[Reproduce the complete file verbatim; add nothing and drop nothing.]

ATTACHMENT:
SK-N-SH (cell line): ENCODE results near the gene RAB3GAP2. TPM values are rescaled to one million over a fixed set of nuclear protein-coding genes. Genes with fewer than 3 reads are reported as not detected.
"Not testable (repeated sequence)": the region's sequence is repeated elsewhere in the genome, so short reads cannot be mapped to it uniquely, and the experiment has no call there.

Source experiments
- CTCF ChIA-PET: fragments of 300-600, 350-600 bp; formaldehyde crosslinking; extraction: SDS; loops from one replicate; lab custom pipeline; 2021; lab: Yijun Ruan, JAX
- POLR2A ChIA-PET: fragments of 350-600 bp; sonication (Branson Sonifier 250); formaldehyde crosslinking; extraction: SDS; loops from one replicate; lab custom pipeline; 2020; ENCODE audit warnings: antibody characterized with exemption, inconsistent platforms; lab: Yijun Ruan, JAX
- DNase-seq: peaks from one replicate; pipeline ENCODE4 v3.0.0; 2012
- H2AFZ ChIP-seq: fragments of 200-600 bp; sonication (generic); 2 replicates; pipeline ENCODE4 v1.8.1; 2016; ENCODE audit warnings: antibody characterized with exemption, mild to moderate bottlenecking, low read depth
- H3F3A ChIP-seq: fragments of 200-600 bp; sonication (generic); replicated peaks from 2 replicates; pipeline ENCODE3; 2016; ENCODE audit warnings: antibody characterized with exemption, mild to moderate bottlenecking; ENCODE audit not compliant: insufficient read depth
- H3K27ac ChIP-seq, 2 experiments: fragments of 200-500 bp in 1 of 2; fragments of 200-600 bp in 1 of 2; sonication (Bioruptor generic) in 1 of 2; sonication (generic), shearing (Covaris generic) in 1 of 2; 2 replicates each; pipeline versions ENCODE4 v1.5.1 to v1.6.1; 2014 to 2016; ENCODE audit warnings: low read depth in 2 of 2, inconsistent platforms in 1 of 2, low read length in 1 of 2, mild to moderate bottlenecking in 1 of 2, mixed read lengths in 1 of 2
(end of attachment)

SK-N-SH (cell line): ENCODE results near the gene RAB3GAP2. TPM values are rescaled to one million over a fixed set of nuclear protein-coding genes. Genes with fewer than 3 reads are reported as not detected.
"Not testable (repeated sequence)": the region's sequence is repeated elsewhere in the genome, so short reads cannot be mapped to it uniquely, and the experiment has no call there.

Source experiments
- CTCF ChIA-PET: fragments of 300-600, 350-600 bp; formaldehyde crosslinking; extraction: SDS; loops from one replicate; lab custom pipeline; 2021; lab: Yijun Ruan, JAX
- POLR2A ChIA-PET: fragments of 350-600 bp; sonication (Branson Sonifier 250); formaldehyde crosslinking; extraction: SDS; loops from one replicate; lab custom pipeline; 2020; ENCODE audit warnings: antibody characterized with exemption, inconsistent platforms; lab: Yijun Ruan, JAX
- DNase-seq: peaks from one replicate; pipeline ENCODE4 v3.0.0; 2012
- H2AFZ ChIP-seq: fragments of 200-600 bp; sonication (generic); 2 replicates; pipeline ENCODE4 v1.8.1; 2016; ENCODE audit warnings: antibody characterized with exemption, mild to moderate bottlenecking, low read depth
- H3F3A ChIP-seq: fragments of 200-600 bp; sonication (generic); replicated peaks from 2 replicates; pipeline ENCODE3; 2016; ENCODE audit warnings: antibody characterized with exemption, mild to moderate bottlenecking; ENCODE audit not compliant: insufficient read depth
- H3K27ac ChIP-seq, 2 experiments: fragments of 200-500 bp in 1 of 2; fragments of 200-600 bp in 1 of 2; sonication (Bioruptor generic) in 1 of 2; sonication (generic), shearing (Covaris generic) in 1 of 2; 2 replicates each; pipeline versions ENCODE4 v1.5.1 to v1.6.1; 2014 to 2016; ENCODE audit warnings: low read depth in 2 of 2, inconsistent platforms in 1 of 2, low read length in 1 of 2, mild to moderate bottlenecking in 1 of 2, mixed read lengths in 1 of 2